As for the sky, one precious exhibit is the Nebra Sky Disc – a bronze disc (greenish, it would originally have been black) a foot wide and 3600 years old, representing the heavens: small gold dots for stars including a cluster of seven for the Pleiades, a large crescent for the moon and a big circle for either the full moon or the sun. It was found in Saxony, though some of the gold and the tin in the bronze was Cornish; and it may be the oldest representation of the cosmos. It definitely looks astronomical – it might have been for working out leap years – but does that also mean religious? We don’t know.

The sun was important too, and gold-working, which came to Britain about the time Stonehenge was built, proved a useful and dazzling way of emulating it. There’s a lunula, a sheet-gold neck collar 4000 years old, from County Wicklow; a Danish sun-disc from a woman’s belt, a little more recently; and a geometrically decorated sun pendant from Shropshire, 3000 years old.

Perhaps the most extraordinary exhibits are two tall gold hats – one from Germany, a foot high, with a broad brim; the other, 21 inches and brimless, like a gorgeous baguette. Ornately decorated with … well, “cosmological symbols”, though some have seen them as calendars and others as logarithmic tables, they were found buried alone or with axes rather than with bodies. They were doubtless that old archaeological standby, the “ritual object”.

But after all this, what was Stonehenge for? Burials have been found there that are even older than the henge itself, so it seems to have been some sort of sacred site. It’s arranged so that the rising sun on the longest day hits the central stones, so it may have been an astronomical calculator meant to celebrate the summer solstice. Or, of course, the winter one. Or it’s a vulva seen from the air. Or a hospital (some of the Bronze Age skeletons found nearby were deformed.) Or all of the above.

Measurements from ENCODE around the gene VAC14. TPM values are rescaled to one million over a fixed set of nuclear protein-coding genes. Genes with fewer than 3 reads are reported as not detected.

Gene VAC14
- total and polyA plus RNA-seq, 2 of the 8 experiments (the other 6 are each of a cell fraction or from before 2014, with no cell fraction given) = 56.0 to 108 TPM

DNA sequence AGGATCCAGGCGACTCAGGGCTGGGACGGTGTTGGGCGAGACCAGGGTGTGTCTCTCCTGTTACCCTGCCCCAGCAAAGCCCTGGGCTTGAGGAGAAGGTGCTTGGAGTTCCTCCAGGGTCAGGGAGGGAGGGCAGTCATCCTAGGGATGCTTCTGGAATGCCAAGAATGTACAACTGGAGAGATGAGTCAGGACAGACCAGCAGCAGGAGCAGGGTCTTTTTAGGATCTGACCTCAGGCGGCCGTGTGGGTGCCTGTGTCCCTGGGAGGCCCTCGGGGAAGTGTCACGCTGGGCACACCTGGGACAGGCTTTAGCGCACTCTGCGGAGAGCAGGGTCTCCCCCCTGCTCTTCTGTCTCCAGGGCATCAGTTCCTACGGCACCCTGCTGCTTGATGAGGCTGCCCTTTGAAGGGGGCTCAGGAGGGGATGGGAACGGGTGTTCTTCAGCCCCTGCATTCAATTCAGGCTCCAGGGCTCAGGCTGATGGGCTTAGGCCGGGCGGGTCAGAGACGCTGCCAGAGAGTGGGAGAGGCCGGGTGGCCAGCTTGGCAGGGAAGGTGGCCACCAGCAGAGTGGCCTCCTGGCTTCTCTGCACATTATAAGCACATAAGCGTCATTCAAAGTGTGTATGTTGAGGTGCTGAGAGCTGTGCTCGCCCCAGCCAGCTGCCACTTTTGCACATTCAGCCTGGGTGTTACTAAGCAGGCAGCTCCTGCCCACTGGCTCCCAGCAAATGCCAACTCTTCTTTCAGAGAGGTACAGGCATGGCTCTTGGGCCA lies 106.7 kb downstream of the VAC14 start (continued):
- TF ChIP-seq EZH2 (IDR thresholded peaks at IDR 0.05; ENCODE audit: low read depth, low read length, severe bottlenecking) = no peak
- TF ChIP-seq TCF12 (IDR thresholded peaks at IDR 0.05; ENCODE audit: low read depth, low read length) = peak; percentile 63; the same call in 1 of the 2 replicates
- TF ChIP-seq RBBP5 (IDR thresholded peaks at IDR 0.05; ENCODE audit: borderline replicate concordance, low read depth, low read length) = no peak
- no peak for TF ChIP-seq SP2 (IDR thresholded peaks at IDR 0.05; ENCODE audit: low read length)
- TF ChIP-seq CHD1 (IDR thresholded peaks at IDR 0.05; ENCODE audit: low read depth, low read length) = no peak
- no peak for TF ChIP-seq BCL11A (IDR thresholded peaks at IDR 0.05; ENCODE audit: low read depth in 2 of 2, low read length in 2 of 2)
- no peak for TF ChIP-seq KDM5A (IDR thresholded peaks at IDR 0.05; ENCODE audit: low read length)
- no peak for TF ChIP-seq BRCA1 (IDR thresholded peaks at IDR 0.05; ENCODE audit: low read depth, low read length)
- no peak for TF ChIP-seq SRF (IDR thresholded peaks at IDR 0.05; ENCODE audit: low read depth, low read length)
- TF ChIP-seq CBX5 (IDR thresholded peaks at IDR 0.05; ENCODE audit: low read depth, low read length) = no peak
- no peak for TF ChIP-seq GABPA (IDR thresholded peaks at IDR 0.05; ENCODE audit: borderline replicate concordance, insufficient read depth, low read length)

The exhibition ponders the changing meanings of Stonehenge. At first the monument reflects communal endeavour: in a sparsely populated land, a lot of people must have combined to put it up. But the wonderful gold objects indicate a later, less equal era in which individuals sought to be buried with precious objects displaying their wealth or power.

Religious beliefs and practices changed as international trade grew. Thanks in part to Cornwall’s tin, metal replaced stone. With trade came warfare across Europe, prompting the growth of forts and defended villages. Stonehenge seems to have lost its power, even been vandalised. Why visit a great stone monument for information about the stars when you could carry a sky disc with you?

Yet even now it means things to us. It’s a sturdy ruin, not a functioning ceremonial building,and really a 20th-century idea of what a ruin should look like (Victorian photos show it a lot more tumbledown). Standing stones have been propped up and set in concrete. Archaeologists continue fossicking around. Mini-versions have appeared in Hound of the Baskervilles and Spinal Tap. Neo-druids gather for solstices, though Stonehenge predates druids by millennia. Tourists flock to it though they can no longer wander among the stones. It’s been named a World Heritage Site, though that might be rescinded if plans for a traffic tunnel under it go ahead.

The most common word throughout the exhibition seems to be “perhaps”, followed by “could be”. Despite the digging, the theorising, and the exhibition, Stonehenge is still a marvellous mystery.

British Museum until 17 July 2022. Adults £20 (£22 on weekends); over 60 £10 after 12.00 on Mondays, advance booking via phone only on (0)20 7323 8181.